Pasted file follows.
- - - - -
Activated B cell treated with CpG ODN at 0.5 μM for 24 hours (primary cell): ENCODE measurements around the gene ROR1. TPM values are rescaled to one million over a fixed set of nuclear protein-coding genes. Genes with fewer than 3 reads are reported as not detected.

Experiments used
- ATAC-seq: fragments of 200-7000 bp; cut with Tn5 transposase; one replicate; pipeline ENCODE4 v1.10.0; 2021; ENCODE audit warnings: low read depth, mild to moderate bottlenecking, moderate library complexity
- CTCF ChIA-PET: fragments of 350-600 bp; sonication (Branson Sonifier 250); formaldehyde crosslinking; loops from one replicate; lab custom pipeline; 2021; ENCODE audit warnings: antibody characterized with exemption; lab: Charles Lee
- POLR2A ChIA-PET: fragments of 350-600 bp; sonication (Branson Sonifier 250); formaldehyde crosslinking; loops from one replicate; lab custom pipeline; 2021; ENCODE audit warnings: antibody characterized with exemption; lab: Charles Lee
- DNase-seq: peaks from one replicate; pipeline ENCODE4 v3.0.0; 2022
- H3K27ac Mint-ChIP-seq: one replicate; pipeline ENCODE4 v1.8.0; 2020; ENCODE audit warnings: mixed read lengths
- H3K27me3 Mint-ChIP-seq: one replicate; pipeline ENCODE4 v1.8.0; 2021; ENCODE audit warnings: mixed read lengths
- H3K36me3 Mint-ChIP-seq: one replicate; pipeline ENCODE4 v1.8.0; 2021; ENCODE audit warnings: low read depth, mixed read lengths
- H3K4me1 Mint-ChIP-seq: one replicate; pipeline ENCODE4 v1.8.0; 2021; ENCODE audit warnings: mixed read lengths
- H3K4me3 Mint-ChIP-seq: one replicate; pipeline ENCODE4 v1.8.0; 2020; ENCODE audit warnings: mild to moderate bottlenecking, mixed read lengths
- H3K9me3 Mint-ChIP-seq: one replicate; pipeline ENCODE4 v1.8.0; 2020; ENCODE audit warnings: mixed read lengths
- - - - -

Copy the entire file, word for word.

Activated B cell treated with CpG ODN at 0.5 μM for 24 hours (primary cell): ENCODE measurements around the gene ROR1. TPM values are rescaled to one million over a fixed set of nuclear protein-coding genes. Genes with fewer than 3 reads are reported as not detected.

Experiments used
- ATAC-seq: fragments of 200-7000 bp; cut with Tn5 transposase; one replicate; pipeline ENCODE4 v1.10.0; 2021; ENCODE audit warnings: low read depth, mild to moderate bottlenecking, moderate library complexity
- CTCF ChIA-PET: fragments of 350-600 bp; sonication (Branson Sonifier 250); formaldehyde crosslinking; loops from one replicate; lab custom pipeline; 2021; ENCODE audit warnings: antibody characterized with exemption; lab: Charles Lee
- POLR2A ChIA-PET: fragments of 350-600 bp; sonication (Branson Sonifier 250); formaldehyde crosslinking; loops from one replicate; lab custom pipeline; 2021; ENCODE audit warnings: antibody characterized with exemption; lab: Charles Lee
- DNase-seq: peaks from one replicate; pipeline ENCODE4 v3.0.0; 2022
- H3K27ac Mint-ChIP-seq: one replicate; pipeline ENCODE4 v1.8.0; 2020; ENCODE audit warnings: mixed read lengths
- H3K27me3 Mint-ChIP-seq: one replicate; pipeline ENCODE4 v1.8.0; 2021; ENCODE audit warnings: mixed read lengths
- H3K36me3 Mint-ChIP-seq: one replicate; pipeline ENCODE4 v1.8.0; 2021; ENCODE audit warnings: low read depth, mixed read lengths
- H3K4me1 Mint-ChIP-seq: one replicate; pipeline ENCODE4 v1.8.0; 2021; ENCODE audit warnings: mixed read lengths
- H3K4me3 Mint-ChIP-seq: one replicate; pipeline ENCODE4 v1.8.0; 2020; ENCODE audit warnings: mild to moderate bottlenecking, mixed read lengths
- H3K9me3 Mint-ChIP-seq: one replicate; pipeline ENCODE4 v1.8.0; 2020; ENCODE audit warnings: mixed read lengths